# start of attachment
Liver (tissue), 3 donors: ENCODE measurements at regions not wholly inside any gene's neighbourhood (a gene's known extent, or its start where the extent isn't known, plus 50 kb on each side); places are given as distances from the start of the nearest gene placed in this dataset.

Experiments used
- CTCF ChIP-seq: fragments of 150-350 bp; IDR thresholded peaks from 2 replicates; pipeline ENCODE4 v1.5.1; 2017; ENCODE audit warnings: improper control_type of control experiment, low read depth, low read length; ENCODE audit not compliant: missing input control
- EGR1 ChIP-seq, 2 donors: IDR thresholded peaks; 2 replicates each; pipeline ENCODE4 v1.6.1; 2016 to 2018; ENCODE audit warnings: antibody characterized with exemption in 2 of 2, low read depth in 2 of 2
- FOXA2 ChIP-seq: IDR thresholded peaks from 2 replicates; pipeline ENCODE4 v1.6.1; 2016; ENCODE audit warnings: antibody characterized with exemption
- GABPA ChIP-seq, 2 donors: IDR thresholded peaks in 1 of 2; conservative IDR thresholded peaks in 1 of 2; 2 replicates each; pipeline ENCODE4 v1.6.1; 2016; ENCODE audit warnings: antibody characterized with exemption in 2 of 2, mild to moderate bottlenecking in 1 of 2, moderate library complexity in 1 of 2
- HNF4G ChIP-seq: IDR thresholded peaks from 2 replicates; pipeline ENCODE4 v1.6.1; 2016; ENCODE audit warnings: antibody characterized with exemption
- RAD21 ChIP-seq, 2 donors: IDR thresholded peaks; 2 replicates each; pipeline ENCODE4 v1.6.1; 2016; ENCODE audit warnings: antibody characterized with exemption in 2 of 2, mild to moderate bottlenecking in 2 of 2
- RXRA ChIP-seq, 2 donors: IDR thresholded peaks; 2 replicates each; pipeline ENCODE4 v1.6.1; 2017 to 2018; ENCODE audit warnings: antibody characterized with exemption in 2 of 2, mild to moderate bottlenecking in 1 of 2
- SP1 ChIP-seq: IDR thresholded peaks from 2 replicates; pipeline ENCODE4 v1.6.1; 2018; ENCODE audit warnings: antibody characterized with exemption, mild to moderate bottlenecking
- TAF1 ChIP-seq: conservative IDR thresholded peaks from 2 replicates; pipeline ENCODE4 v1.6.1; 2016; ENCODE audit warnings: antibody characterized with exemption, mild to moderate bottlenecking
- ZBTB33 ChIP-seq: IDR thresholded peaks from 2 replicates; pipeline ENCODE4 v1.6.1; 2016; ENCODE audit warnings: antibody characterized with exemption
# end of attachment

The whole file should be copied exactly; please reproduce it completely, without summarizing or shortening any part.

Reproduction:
Liver (tissue), 3 donors: ENCODE measurements at regions not wholly inside any gene's neighbourhood (a gene's known extent, or its start where the extent isn't known, plus 50 kb on each side); places are given as distances from the start of the nearest gene placed in this dataset.

Experiments used
- CTCF ChIP-seq: fragments of 150-350 bp; IDR thresholded peaks from 2 replicates; pipeline ENCODE4 v1.5.1; 2017; ENCODE audit warnings: improper control_type of control experiment, low read depth, low read length; ENCODE audit not compliant: missing input control
- EGR1 ChIP-seq, 2 donors: IDR thresholded peaks; 2 replicates each; pipeline ENCODE4 v1.6.1; 2016 to 2018; ENCODE audit warnings: antibody characterized with exemption in 2 of 2, low read depth in 2 of 2
- FOXA2 ChIP-seq: IDR thresholded peaks from 2 replicates; pipeline ENCODE4 v1.6.1; 2016; ENCODE audit warnings: antibody characterized with exemption
- GABPA ChIP-seq, 2 donors: IDR thresholded peaks in 1 of 2; conservative IDR thresholded peaks in 1 of 2; 2 replicates each; pipeline ENCODE4 v1.6.1; 2016; ENCODE audit warnings: antibody characterized with exemption in 2 of 2, mild to moderate bottlenecking in 1 of 2, moderate library complexity in 1 of 2
- HNF4G ChIP-seq: IDR thresholded peaks from 2 replicates; pipeline ENCODE4 v1.6.1; 2016; ENCODE audit warnings: antibody characterized with exemption
- RAD21 ChIP-seq, 2 donors: IDR thresholded peaks; 2 replicates each; pipeline ENCODE4 v1.6.1; 2016; ENCODE audit warnings: antibody characterized with exemption in 2 of 2, mild to moderate bottlenecking in 2 of 2
- RXRA ChIP-seq, 2 donors: IDR thresholded peaks; 2 replicates each; pipeline ENCODE4 v1.6.1; 2017 to 2018; ENCODE audit warnings: antibody characterized with exemption in 2 of 2, mild to moderate bottlenecking in 1 of 2
- SP1 ChIP-seq: IDR thresholded peaks from 2 replicates; pipeline ENCODE4 v1.6.1; 2018; ENCODE audit warnings: antibody characterized with exemption, mild to moderate bottlenecking
- TAF1 ChIP-seq: conservative IDR thresholded peaks from 2 replicates; pipeline ENCODE4 v1.6.1; 2016; ENCODE audit warnings: antibody characterized with exemption, mild to moderate bottlenecking
- ZBTB33 ChIP-seq: IDR thresholded peaks from 2 replicates; pipeline ENCODE4 v1.6.1; 2016; ENCODE audit warnings: antibody characterized with exemption